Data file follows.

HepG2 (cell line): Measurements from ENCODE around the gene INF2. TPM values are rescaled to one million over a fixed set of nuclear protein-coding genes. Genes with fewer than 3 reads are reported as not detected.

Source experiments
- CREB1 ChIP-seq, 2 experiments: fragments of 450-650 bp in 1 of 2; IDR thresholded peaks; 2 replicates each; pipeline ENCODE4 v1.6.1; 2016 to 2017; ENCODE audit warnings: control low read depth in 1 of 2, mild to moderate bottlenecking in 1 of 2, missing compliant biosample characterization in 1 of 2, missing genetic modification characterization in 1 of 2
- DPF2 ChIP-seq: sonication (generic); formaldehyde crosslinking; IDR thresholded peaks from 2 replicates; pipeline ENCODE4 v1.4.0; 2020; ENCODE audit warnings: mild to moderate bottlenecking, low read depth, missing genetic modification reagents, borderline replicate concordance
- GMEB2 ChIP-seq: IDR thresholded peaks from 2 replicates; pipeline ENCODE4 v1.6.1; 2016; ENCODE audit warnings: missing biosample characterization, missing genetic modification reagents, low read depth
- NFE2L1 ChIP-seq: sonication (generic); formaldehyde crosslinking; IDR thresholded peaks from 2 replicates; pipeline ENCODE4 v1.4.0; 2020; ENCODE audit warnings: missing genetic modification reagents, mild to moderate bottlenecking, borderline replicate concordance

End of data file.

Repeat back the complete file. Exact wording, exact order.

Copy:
HepG2 (cell line): Measurements from ENCODE around the gene INF2. TPM values are rescaled to one million over a fixed set of nuclear protein-coding genes. Genes with fewer than 3 reads are reported as not detected.

Source experiments
- CREB1 ChIP-seq, 2 experiments: fragments of 450-650 bp in 1 of 2; IDR thresholded peaks; 2 replicates each; pipeline ENCODE4 v1.6.1; 2016 to 2017; ENCODE audit warnings: control low read depth in 1 of 2, mild to moderate bottlenecking in 1 of 2, missing compliant biosample characterization in 1 of 2, missing genetic modification characterization in 1 of 2
- DPF2 ChIP-seq: sonication (generic); formaldehyde crosslinking; IDR thresholded peaks from 2 replicates; pipeline ENCODE4 v1.4.0; 2020; ENCODE audit warnings: mild to moderate bottlenecking, low read depth, missing genetic modification reagents, borderline replicate concordance
- GMEB2 ChIP-seq: IDR thresholded peaks from 2 replicates; pipeline ENCODE4 v1.6.1; 2016; ENCODE audit warnings: missing biosample characterization, missing genetic modification reagents, low read depth
- NFE2L1 ChIP-seq: sonication (generic); formaldehyde crosslinking; IDR thresholded peaks from 2 replicates; pipeline ENCODE4 v1.4.0; 2020; ENCODE audit warnings: missing genetic modification reagents, mild to moderate bottlenecking, borderline replicate concordance